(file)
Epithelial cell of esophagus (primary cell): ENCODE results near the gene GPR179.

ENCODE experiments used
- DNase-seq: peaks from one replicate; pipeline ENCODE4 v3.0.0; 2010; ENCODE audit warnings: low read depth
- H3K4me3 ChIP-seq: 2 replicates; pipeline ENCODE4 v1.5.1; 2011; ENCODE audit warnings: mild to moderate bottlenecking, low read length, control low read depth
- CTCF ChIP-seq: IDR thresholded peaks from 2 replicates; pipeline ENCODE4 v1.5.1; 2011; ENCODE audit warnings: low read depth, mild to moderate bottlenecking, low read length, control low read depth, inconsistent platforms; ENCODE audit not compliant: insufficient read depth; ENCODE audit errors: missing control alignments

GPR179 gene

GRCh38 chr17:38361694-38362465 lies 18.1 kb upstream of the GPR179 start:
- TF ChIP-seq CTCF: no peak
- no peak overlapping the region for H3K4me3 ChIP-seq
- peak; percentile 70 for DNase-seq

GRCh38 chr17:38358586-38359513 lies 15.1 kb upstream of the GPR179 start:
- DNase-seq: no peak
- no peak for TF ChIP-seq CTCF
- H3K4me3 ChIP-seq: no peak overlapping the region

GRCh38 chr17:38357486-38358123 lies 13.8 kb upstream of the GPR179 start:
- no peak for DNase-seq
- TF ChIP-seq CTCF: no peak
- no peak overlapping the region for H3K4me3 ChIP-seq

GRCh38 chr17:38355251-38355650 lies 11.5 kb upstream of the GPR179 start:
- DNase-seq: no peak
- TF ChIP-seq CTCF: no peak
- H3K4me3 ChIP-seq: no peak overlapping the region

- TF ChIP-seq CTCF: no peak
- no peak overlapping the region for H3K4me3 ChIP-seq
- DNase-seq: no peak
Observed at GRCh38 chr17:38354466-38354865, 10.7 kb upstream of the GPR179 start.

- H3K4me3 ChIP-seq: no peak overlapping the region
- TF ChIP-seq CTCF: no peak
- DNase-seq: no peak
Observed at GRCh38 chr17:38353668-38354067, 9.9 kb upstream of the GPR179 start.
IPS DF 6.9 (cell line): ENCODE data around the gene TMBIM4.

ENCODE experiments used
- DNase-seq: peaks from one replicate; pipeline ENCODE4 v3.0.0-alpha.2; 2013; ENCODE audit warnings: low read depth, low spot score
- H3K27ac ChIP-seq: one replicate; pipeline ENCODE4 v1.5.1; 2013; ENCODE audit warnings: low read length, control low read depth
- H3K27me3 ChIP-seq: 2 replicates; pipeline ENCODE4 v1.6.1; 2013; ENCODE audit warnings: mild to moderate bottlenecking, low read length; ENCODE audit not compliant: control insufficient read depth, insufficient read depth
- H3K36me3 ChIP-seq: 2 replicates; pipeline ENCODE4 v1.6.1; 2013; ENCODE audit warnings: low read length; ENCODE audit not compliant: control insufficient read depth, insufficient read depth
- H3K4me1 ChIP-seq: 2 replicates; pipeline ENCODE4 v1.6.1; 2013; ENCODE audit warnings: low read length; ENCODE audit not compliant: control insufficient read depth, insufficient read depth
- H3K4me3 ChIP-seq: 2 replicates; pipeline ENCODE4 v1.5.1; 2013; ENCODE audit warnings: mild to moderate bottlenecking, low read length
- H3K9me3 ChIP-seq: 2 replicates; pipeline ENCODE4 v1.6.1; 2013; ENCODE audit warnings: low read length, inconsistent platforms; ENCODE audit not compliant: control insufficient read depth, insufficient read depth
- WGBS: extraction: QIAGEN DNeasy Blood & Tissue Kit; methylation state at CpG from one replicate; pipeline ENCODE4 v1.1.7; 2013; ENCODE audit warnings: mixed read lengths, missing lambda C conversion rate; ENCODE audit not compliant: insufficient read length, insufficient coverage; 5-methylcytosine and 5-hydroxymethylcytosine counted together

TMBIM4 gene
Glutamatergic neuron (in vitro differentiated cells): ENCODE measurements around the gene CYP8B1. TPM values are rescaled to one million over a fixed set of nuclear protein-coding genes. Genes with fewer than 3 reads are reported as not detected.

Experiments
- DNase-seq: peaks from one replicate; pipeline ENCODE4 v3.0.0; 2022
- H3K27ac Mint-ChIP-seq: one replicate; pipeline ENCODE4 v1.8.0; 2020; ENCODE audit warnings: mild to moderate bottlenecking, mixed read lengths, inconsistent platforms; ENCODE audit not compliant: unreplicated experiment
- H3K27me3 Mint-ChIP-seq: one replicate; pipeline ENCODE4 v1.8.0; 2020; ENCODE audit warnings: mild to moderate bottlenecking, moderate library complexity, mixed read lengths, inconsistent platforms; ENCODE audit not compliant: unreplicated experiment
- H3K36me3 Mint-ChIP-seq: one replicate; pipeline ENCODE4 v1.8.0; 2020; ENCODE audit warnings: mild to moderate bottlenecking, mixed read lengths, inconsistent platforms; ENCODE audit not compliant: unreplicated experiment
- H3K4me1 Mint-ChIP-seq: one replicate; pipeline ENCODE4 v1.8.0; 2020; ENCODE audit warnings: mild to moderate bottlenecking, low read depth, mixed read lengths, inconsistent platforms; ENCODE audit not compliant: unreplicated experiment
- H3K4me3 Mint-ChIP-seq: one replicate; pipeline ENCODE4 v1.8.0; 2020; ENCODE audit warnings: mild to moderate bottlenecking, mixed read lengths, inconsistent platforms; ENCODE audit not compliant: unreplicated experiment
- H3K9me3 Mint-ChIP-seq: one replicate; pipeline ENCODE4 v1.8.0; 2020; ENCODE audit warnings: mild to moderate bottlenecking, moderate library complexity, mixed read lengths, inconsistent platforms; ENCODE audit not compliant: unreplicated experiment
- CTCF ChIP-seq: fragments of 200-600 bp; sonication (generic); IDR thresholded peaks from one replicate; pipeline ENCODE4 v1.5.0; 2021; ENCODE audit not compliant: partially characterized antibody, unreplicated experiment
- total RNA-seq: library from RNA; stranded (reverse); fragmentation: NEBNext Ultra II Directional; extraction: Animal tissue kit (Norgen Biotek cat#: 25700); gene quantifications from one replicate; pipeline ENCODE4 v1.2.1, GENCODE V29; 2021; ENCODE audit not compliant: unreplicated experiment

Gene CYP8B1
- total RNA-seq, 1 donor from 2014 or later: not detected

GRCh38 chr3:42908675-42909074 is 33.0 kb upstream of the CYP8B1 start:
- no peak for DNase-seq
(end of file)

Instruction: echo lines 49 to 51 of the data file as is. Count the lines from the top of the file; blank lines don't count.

- H3K4me3 Mint-ChIP-seq: one replicate; pipeline ENCODE4 v1.8.0; 2020; ENCODE audit warnings: mild to moderate bottlenecking, mixed read lengths, inconsistent platforms; ENCODE audit not compliant: unreplicated experiment
- H3K9me3 Mint-ChIP-seq: one replicate; pipeline ENCODE4 v1.8.0; 2020; ENCODE audit warnings: mild to moderate bottlenecking, moderate library complexity, mixed read lengths, inconsistent platforms; ENCODE audit not compliant: unreplicated experiment
- CTCF ChIP-seq: fragments of 200-600 bp; sonication (generic); IDR thresholded peaks from one replicate; pipeline ENCODE4 v1.5.0; 2021; ENCODE audit not compliant: partially characterized antibody, unreplicated experiment